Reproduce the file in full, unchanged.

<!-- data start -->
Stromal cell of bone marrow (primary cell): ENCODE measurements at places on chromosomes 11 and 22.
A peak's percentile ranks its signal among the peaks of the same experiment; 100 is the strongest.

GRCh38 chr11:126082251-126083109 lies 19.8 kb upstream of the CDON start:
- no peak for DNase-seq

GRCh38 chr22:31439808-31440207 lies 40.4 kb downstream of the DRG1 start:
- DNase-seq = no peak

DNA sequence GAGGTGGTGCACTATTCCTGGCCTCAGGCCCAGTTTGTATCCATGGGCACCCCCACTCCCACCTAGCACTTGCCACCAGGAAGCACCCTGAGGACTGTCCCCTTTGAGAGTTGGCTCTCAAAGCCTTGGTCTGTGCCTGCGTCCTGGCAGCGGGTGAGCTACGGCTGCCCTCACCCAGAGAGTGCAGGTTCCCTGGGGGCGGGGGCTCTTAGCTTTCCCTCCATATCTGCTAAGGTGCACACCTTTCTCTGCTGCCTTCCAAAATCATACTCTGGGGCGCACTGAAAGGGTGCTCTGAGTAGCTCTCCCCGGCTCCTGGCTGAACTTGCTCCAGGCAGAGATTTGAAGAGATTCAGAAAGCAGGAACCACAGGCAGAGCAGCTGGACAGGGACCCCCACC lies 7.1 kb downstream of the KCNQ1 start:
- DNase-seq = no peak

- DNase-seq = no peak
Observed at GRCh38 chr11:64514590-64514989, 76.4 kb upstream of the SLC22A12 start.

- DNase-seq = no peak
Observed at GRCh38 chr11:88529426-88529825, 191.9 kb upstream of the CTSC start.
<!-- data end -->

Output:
Stromal cell of bone marrow (primary cell): ENCODE measurements at places on chromosomes 11 and 22.
A peak's percentile ranks its signal among the peaks of the same experiment; 100 is the strongest.

GRCh38 chr11:126082251-126083109 lies 19.8 kb upstream of the CDON start:
- no peak for DNase-seq

GRCh38 chr22:31439808-31440207 lies 40.4 kb downstream of the DRG1 start:
- DNase-seq = no peak

DNA sequence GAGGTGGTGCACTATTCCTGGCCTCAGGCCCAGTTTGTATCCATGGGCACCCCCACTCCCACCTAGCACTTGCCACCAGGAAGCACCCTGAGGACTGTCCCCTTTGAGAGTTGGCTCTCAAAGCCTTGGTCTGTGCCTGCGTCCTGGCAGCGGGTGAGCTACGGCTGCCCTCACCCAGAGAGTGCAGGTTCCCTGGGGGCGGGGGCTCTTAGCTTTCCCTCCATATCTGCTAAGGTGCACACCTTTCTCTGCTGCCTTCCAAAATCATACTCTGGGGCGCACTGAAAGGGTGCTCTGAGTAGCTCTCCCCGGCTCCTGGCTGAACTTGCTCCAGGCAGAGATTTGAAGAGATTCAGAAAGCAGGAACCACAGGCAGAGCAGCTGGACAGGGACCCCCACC lies 7.1 kb downstream of the KCNQ1 start:
- DNase-seq = no peak

- DNase-seq = no peak
Observed at GRCh38 chr11:64514590-64514989, 76.4 kb upstream of the SLC22A12 start.

- DNase-seq = no peak
Observed at GRCh38 chr11:88529426-88529825, 191.9 kb upstream of the CTSC start.